Big Consultants & the Quiet Coup
John Lipuma, co-founder & CEO of PostAds Group, explains how the battle between big consultants, ad agencies and ad tech giants is set to revolutionise advertising.
“Either you do things right or you get eliminated.”- Gordon Gekko, ‘Wall Street’
The emerging trend of ‘Big Consultants’ acquiring ad agencies and entering the world of creative production is the stuff of Michael Douglas’ character Gordon Gekko in the film ‘Wall Street' where a quintessential Master of the Universe-type conspires to take over lucrative industries with such aplomb that it barely causes a ripple among the unwitting prey until it’s too late.
The story of the big consultants ‘quiet coup’ of the advertising business began in the C-Suites of Procter & Gamble in 2009, when Accenture parlayed its legacy IT relationships with CIOs and CTOs into a day in court with the CMO. Leveraging its expertise in strategy, technology and systems consulting, Accenture launched its interactive division to provide global marketing operational support for the world’s largest advertiser and officially put ad agencies on notice. It also sent a loud and clear message to Accenture’s consulting competitors: Madison Avenue was open for business. Like the Gold Rush of 1849, a stampede of big consultants including Deloitte, IBM, ICF and PricewaterhouseCoopers moved into the space by building and acquiring digital marketing capability. Industry sources estimate the overlap between ad agency creative work and IT consulting to be a $50 billion opportunity, ensuring Gekko-like consultants are here to stay.
"The overlap between ad agency creative work and IT consulting is believed to be a $50 billion opportunity."
In Wall Street, Bud Fox, played by Charlie Sheen, is the young protégé whom Gordon Gekko takes advantage of when he acquires and breaks-up for profit Fox’s father’s company, Bluestar Airlines. In this cautionary tale naivety is no match for avarice. Fox asks his mentor disbelievingly, “Why do you need to wreck this company?” Gekko’s reply: “Because it’s wreckable!”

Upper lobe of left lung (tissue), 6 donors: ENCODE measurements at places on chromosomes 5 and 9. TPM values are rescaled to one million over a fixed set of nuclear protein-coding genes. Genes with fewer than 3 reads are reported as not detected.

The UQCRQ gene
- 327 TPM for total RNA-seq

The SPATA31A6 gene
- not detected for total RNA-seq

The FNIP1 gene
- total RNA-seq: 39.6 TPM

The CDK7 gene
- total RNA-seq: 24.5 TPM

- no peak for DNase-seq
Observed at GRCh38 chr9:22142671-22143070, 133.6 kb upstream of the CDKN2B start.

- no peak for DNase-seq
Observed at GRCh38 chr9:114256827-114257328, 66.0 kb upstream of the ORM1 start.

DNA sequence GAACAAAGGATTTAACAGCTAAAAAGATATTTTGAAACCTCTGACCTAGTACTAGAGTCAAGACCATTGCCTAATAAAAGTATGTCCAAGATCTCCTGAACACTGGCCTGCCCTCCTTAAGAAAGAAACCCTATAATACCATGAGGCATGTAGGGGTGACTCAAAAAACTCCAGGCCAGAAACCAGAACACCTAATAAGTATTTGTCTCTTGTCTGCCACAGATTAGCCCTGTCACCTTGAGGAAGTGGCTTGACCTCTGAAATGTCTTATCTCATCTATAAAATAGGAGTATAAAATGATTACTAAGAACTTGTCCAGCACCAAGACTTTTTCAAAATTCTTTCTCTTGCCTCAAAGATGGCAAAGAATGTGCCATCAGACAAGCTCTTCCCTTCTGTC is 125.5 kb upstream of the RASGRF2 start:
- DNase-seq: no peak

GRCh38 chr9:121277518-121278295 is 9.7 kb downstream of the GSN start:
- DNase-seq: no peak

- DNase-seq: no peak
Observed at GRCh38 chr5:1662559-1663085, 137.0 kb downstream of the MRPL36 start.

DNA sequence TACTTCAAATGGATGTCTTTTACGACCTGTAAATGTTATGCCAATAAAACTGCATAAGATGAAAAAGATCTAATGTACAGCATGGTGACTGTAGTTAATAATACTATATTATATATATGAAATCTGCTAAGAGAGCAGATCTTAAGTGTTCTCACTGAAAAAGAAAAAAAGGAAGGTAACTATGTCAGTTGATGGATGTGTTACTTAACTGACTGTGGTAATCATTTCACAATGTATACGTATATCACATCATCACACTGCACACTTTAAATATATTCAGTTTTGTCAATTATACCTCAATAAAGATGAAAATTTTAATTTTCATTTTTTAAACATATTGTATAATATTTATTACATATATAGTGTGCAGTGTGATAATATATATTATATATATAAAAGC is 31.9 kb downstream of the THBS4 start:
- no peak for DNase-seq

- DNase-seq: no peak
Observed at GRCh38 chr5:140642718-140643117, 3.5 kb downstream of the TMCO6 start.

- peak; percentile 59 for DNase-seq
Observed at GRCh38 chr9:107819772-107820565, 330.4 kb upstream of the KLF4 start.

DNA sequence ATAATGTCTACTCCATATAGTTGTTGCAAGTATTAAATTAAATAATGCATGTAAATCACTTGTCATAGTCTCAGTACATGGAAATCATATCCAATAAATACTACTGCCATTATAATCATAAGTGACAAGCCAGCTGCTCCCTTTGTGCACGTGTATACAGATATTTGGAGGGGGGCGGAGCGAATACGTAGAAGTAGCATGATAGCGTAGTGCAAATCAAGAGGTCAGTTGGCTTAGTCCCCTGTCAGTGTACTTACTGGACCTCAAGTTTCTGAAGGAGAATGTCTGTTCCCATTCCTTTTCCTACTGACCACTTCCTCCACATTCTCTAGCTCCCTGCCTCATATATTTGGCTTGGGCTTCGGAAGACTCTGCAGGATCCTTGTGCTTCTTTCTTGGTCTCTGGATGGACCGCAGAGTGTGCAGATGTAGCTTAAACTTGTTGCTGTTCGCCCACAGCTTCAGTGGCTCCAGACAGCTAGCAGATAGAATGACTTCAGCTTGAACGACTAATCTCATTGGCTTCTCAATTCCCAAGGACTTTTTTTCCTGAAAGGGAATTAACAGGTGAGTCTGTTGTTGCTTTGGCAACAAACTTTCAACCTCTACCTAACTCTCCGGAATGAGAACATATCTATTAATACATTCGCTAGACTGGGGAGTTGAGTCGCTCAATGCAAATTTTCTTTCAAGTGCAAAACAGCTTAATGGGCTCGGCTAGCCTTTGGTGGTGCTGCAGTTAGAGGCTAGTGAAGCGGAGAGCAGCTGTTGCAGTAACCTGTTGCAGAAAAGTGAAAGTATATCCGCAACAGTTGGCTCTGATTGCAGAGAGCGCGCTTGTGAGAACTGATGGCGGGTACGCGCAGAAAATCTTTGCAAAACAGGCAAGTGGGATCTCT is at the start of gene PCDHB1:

And herein lies the issue for ad agencies: it wasn’t so much that they weren’t minding the store, it’s that the world changed and natural selection made agencies vulnerable to a more advanced predator. Ad agencies offer core competencies in creative work and big consultants offer core competencies in tech work; when the worlds of creativity and ad technology collided, marketers sought expertise in the areas they knew the least about: technology and systems.
The Gekko factor came into play when the big consultants with their deep pockets preyed upon the ad agencies’ lack of tech skills; knowing that tech skills are harder to acquire than creative skills, the big consultants bought and built creative agencies to compete for the whole $50 billion pie. Conversely, agency holding companies have struggled to fight back and acquire comparable tech skills – they’ve either been forced to build fledgling ad tech divisions in-house or struggled to find the capital to buy IT firms.
Cases in point: in 2016 Deloitte acquired Heat, an acclaimed San Francisco-based creative agency and literally overnight boasted a roster of top creative talent and clients including EA Sports, Hotwire, Esurance and Credit Karma. IBM acquired Resource/Ammirati and The Weather Company’s digital properties. ICF acquired Minneapolis-based Olson and its 545 creative employees, with key clients Hyatt, Luxottica, MillerCoors and Wrigley. And Accenture Interactive continues to build its roster with new client acquisitions, including running an agency search for Amazon’s media buying.